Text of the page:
Dalia Davis is one of the co-founders of Uprooted: A Jewish Response to Fertility Journeys, and serves as its Arts and Education Director. She is passionate about helping people struggling to grow their families find support within the Jewish community.  Dalia is a Jewish Educator, dancer, and choreographer, who uses Jewish text as the inspiration for her choreographic works. Dalia holds a BA in Dance and Jewish History from Barnard College, a certificate in Talmud and Halacha from YU, and a MA in Jewish Education. Her Jewish educational background include serving as Rosh Beit Midrash for Merkavah Torah Institute, and teaching for the Florence Melton Mini School, Heritage Day School, and Camp Ramah. In addition to her work with Uprooted, she is also the founder of Beit Midrash in Motion, a fully-embodied approach to Jewish text study
Adjunct Professor in the MA Ed. Program

Lisa Colón DeLay holds a B.F.A. in Communication Design from Kutztown University (Honors Program and Board of Governors Scholar). She worked in a number of advertising agencies in the Reading, Harrisburg, and Pottsville areas until she began her own company called Ovation Enterprises. She holds a Master of Arts degree in Spiritual Formation from Evangelical Seminary (56 credits - summa cum laude) where she later taught as an adjunct professor and held a position as the Director of Communications.
Lisa has been a speaker at various events, workshops, classes, places of worship, and as an invited guest on a number of podcasts (internet radio). In 2015, she began her own weekly broadcast (internet radio) called Spark My Muse. It is now heard in 176 countries and downloaded by thousands of people each week. 
She is the author of Forked: A Discernment Pocket Guide: (for Choosing Wisely Between Two Good Things), Soul Care for Creators and Communicators, and Life As Prayer: Revived Spirituality Inspired by Ancient Piety, and well as several others. Research and teaching interests include creating learning environments and varied opportunities for students and teachers to apprehend, utilize, and recognize the life of their inner world (thoughts, emotions, sensations, ambitions, fears, etc) with the interactions and inner lives of others in order to enhance, better integrate, and apply the material they are learning for lasting outcomes.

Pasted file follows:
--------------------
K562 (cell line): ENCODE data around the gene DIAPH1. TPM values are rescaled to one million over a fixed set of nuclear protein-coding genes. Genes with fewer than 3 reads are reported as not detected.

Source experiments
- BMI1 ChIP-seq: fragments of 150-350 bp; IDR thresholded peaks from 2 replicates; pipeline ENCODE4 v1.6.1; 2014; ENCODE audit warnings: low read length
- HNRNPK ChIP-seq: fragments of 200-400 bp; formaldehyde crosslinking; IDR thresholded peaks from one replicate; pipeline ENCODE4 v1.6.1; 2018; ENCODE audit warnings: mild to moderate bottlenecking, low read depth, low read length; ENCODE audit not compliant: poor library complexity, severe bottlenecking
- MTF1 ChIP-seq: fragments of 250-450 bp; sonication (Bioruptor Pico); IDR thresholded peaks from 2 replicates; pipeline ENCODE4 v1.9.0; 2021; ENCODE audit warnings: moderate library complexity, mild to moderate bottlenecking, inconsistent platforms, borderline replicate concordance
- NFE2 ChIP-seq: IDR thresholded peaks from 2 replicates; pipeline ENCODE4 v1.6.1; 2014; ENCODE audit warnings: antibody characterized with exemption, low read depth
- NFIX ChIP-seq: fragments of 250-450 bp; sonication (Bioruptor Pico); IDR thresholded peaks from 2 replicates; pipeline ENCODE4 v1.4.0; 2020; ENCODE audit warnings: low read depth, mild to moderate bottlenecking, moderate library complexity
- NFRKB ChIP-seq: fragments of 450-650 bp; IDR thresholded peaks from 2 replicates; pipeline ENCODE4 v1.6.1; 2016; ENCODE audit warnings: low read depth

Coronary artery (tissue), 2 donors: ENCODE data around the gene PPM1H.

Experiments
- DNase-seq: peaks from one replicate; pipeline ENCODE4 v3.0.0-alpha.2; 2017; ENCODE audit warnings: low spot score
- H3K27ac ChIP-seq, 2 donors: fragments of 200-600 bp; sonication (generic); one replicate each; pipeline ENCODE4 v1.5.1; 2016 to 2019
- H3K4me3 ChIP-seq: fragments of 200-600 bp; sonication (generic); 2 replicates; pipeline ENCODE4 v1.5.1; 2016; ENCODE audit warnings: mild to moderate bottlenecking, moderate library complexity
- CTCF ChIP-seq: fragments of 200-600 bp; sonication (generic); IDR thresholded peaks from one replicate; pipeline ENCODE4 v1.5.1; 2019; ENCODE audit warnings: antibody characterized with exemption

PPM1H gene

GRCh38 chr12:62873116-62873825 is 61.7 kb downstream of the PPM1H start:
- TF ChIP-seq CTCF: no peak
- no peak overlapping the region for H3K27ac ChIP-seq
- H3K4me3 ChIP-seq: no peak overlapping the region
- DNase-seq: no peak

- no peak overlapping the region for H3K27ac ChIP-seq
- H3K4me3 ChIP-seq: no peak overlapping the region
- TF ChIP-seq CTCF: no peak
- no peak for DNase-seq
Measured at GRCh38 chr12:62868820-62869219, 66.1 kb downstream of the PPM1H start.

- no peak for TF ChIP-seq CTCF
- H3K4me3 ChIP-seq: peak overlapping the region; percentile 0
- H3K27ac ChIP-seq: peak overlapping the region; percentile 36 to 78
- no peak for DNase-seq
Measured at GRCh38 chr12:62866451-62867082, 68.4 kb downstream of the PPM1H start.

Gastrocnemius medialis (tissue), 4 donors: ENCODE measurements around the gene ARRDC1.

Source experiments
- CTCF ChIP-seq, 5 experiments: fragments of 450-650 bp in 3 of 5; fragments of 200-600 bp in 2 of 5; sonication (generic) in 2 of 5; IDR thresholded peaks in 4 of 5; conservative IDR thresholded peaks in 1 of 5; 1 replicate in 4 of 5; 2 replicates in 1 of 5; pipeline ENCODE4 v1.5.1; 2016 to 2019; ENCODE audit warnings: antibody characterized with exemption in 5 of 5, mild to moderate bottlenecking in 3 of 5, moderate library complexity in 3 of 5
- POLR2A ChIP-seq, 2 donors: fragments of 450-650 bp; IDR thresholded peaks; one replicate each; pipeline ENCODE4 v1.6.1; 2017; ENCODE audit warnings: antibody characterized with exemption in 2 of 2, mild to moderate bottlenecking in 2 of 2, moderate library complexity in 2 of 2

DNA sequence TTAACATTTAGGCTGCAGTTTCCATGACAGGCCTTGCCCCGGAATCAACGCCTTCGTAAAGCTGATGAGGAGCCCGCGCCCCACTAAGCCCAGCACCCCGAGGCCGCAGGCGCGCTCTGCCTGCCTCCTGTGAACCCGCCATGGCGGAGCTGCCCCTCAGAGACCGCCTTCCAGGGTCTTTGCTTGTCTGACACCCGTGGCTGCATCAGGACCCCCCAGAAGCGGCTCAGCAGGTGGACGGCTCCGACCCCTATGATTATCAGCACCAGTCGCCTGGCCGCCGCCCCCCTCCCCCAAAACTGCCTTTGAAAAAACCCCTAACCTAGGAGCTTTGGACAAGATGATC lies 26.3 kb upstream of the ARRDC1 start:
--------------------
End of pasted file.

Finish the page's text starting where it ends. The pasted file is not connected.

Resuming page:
When she is not broadcasting, teaching, designing/creating, or writing, Lisa regularly volunteers in her community, her place of worship and at the Federal prison in Minersville, Pennsylvania. Outside of napping, her favorite way to recuperate is laughing over coffee and a glazed croissant with one of her close friends. She also loves campfires, spending time outdoors or watching movies with her husband and two children, walking or biking on rail trails, reading, and travel that includes exploring new towns and trying new cuisines.

Phone: 609-238-4817

Email: [email protected]

Upon retirement from a 30-year career in the corporate world, I returned to graduate studies, obtaining a Master of Arts in Jewish Studies degree from the Reconstructionist Rabbinical College (for which I wrote my thesis on post-Holocaust Jewish theology) and a Master of Arts in Holocaust and Genocide Studies degree from the Richard Stockton College of New Jersey, where I am an adjunct professor in Holocaust and genocide studies. I have been married for 37 years. I have two grown daughters and two grandsons.

Tricia Dressel is currently serving as the Director of Human Resources at The Food Trust, a nationally recognized nonprofit organization headquartered in Philadelphia, PA.  Tricia has more than 15 years’ nonprofit management expertise working with local, national, and international organizations.  Tricia holds a MS in Organizational Dynamics from the University of Pennsylvania and BA in Sociology with honors from the State University of New York at New Paltz.   She is a certified Senior Professional in Human Resources (SPHR) and a professional member of the Society for Human Resources (SHRM).

Matthew Duvall received a doctorate from Drexel University in the Educational Leadership Development and Learning Technologies program. He has a master's degree in instruction from Drexel and a MFA in creative writing from Seton Hill University.

Prior to starting the PhD program, he worked as an application developer and a teacher, including a five year stint as a high school business/computer teacher.

He lives in central Pennsylvania with his wife Natalie and their two children. In his spare time he enjoys running, reading, and practicing martial arts.